Homegrown is a series that looks at how Alberta's local movement is changing buying habits, connecting people and shaping communities. Share your story ideas with the Homegrown team by writing to email@example.com
Nicole Spring spent the summer tending a garden in the Garneau neighbourhood, but the vegetables she grew weren't for her.
Spring is one of many Edmontonians who are trying to connect people in need with healthy food at low or no cost.
"I wanted to offer something that increased their accessibility to local food," said Spring, who founded Veg in Yeg earlier this year.
The social enterprise grows and delivers vegetables to customers on a "pay what you can" model.
"I started this to give those people access to the food they wanted to buy right on their doorstep, at an affordable price," she said.
But Spring recognizes that her initiative is only making a dent in the food insecurity problem that exists in Edmonton.
"I hope to join many organizations and businesses in the city that are doing their bit to bridge the gap," said Spring.
Food insecurity is a symptom of poverty that can be difficult to tackle, said Ashley Bouchard, who is responsible for programming with Food 4 Good, a branch of the Jasper Place Wellness Centre.
"Using food waste to feed low-income families and creating community gardens and that sort of thing are fine initiatives, but the underlying issue is systemic," said Bouchard.
Apples for kids
Groups throughout Edmonton are doing what they can to address hunger in their communities.
The volunteers from Fruits of Sherbrooke turn unwanted fruit into jams, jellies and sauces. They also make healthy apple chips and apple sauce for school children.
"It feels good to know that they are getting nutritious snacks," said Carol Cooper, who directs the production side for the non-profit.
Under Cooper's guidance, volunteers transform fruit picked from donors' yards into products for sale.
"The profits come back in, and they go to make fruit snacks for inner-city schools and local organizations that have a need for food," said director of sales Alan Cosh.
Fruits of Sherbrooke also connects with groups that help new immigrants settle into their communities.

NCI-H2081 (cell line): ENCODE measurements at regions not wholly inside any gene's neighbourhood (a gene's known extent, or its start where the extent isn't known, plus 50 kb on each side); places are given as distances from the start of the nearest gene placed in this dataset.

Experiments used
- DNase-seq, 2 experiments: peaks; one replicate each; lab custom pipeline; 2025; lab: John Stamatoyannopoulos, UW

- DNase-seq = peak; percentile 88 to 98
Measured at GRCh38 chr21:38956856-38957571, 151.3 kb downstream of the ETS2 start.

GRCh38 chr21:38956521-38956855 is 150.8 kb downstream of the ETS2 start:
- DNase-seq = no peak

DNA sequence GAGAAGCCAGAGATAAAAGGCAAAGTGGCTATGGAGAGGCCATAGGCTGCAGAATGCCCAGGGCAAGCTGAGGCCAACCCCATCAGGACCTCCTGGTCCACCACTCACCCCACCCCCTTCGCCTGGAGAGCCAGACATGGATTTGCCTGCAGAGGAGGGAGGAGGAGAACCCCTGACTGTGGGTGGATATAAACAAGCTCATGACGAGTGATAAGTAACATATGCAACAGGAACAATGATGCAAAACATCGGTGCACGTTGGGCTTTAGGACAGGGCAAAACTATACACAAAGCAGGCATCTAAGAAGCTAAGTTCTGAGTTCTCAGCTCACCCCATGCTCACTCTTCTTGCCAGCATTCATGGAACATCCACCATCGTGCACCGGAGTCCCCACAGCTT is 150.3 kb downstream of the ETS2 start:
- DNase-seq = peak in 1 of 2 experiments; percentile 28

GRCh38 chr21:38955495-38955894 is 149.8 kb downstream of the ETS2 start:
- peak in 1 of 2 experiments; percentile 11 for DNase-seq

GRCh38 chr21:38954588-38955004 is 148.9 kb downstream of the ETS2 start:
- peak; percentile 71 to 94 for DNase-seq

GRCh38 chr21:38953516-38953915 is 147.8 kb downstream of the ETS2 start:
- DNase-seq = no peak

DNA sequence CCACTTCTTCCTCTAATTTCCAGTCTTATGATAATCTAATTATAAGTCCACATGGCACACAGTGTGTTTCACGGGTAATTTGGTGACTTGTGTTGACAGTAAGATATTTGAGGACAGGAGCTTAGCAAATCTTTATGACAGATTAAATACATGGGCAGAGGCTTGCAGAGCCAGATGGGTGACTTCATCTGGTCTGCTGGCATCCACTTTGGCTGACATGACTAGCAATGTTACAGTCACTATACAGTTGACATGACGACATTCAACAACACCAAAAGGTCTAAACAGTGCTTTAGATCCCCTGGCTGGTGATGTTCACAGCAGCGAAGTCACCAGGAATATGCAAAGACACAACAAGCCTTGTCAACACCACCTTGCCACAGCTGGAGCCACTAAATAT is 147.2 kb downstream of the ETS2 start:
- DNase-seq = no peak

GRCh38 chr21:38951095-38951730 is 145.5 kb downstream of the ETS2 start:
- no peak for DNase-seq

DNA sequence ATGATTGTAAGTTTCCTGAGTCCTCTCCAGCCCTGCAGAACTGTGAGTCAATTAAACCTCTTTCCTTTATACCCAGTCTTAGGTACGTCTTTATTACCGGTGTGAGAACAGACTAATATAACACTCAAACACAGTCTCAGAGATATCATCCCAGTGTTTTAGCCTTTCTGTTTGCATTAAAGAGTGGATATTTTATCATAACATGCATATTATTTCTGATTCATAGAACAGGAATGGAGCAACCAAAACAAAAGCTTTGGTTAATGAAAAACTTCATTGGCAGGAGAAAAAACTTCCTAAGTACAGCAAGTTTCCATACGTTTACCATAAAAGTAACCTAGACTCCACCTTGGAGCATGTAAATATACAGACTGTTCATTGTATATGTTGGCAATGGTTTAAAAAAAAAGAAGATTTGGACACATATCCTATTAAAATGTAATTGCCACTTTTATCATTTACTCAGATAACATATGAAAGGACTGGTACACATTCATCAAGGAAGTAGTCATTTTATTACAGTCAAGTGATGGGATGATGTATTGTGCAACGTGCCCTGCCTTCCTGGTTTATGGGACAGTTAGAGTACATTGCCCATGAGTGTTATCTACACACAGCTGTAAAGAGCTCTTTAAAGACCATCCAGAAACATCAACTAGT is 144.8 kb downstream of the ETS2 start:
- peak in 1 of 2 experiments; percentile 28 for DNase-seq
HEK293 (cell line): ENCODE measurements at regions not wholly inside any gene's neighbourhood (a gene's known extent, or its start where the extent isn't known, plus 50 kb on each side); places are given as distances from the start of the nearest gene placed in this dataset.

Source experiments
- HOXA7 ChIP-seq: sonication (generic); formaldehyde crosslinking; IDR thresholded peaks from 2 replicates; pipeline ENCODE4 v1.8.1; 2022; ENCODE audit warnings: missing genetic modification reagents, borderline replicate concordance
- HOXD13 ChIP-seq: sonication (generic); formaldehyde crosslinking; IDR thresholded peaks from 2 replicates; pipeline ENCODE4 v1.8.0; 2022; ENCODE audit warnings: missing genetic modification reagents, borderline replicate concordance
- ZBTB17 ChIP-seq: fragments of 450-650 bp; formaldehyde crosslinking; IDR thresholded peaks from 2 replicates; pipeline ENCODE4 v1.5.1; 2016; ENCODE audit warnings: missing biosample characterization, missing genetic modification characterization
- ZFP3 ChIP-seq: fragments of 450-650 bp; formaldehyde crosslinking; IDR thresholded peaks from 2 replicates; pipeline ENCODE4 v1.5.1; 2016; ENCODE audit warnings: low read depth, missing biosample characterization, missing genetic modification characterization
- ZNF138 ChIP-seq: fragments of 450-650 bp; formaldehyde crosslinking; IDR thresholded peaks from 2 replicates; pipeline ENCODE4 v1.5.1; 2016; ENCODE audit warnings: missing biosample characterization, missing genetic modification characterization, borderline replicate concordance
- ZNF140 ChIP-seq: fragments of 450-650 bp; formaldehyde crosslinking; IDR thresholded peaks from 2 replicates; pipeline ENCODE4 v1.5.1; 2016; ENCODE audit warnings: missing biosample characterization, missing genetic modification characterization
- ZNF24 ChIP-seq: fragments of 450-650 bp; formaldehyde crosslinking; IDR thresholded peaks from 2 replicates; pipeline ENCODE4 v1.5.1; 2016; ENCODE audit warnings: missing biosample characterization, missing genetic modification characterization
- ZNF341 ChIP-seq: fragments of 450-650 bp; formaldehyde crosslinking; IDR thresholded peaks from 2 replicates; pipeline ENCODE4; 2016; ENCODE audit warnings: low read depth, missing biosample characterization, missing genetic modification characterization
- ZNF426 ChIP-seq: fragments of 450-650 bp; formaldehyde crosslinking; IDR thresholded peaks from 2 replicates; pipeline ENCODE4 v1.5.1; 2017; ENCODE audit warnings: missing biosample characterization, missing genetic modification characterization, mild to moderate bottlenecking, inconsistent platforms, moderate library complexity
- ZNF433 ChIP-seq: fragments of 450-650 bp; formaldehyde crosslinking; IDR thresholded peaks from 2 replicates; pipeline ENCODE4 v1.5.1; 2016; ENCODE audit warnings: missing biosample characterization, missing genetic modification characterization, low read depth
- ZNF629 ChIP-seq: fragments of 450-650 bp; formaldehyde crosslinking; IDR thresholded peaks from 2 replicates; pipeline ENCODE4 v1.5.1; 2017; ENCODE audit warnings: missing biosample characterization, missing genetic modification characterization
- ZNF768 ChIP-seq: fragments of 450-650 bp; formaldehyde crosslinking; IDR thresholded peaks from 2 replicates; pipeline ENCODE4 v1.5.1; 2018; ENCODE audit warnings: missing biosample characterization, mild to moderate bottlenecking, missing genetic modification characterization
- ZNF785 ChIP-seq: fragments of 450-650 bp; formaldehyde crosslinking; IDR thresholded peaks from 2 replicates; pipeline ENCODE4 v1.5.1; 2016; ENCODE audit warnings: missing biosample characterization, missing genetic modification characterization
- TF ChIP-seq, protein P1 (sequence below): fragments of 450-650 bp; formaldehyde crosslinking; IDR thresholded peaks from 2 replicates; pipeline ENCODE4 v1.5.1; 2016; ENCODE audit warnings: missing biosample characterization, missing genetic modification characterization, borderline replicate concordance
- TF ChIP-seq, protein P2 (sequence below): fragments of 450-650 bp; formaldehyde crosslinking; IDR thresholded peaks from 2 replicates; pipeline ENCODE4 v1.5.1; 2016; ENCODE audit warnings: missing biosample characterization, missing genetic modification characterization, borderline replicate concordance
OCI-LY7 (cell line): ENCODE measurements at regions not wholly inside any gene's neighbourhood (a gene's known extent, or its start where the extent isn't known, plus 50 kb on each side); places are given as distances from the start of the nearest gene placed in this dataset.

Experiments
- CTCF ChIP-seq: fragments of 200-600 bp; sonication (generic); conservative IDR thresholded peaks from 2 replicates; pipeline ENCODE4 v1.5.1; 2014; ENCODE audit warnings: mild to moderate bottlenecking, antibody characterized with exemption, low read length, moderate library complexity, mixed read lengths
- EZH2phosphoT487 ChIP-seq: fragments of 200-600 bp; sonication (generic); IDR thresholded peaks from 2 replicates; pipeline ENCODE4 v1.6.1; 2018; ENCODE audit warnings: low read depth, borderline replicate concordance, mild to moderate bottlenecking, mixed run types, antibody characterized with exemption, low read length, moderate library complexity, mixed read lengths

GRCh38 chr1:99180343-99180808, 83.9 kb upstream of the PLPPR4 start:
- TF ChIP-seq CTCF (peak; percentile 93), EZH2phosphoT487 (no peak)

"We will pick what we need for ourselves, but we'll also direct them," said Cooper. "They're quite excited because they're going to get real food."
Cooper hopes to eventually expand Fruits of Sherbrooke to offer training and work experience for newcomers to Canada.
"Expanding is easy if we had the finances and the volunteers," said Cooper. "The fruit is there and the need is there."
Gardening for a good cause
At Lady Flower Gardens, in northeast Edmonton, marginalized people get a chance to give back.
The small vegetable farm is tended by disadvantaged people, including those who were once homeless or incarcerated
"They get the chance to build community, and they get the chance to make this place their own," said garden co-ordinator Abbi Hofstede. "I think people really feel a sense of pride."
Volunteers can take home a basket of vegetables for themselves, and the rest of the harvest is donated to the Edmonton Food Bank.
"We use the food as a medium for community development," said Hofstede. "It brings people together, and working in a garden is a very collaborative activity."
Rice hopes to foster the same community spirit in Veg for Yeg's garden.
"I want to create a space where people from all backgrounds can help out and connect, and reconnect with where their food comes from," said Rice.
Community food centre
Reaching their target population can be a challenge, because people don't always have access to smartphones or an Internet connection.
"The easy and cheap ways of communicating are not reaching those folks," said Bouchard.
But the creation of a community food centre in Edmonton's west end will make it easier for people to access programs, she said.
Food 4 Good hopes to have the centre running in a year. It would be the first of its kind in the city.
"It's kind of like a community rec centre, but with food at its core," said Bouchard.
The space will include a commercial kitchen and a dining area, allowing people to cook, eat and learn with each other.
"People might come in the doors for a community meal, but then there's so many more resources, workshops, classes, and supports that we can connect them to from there," said Bouchard.
"The food centre is really going to give us roots and a home base to expand what we do."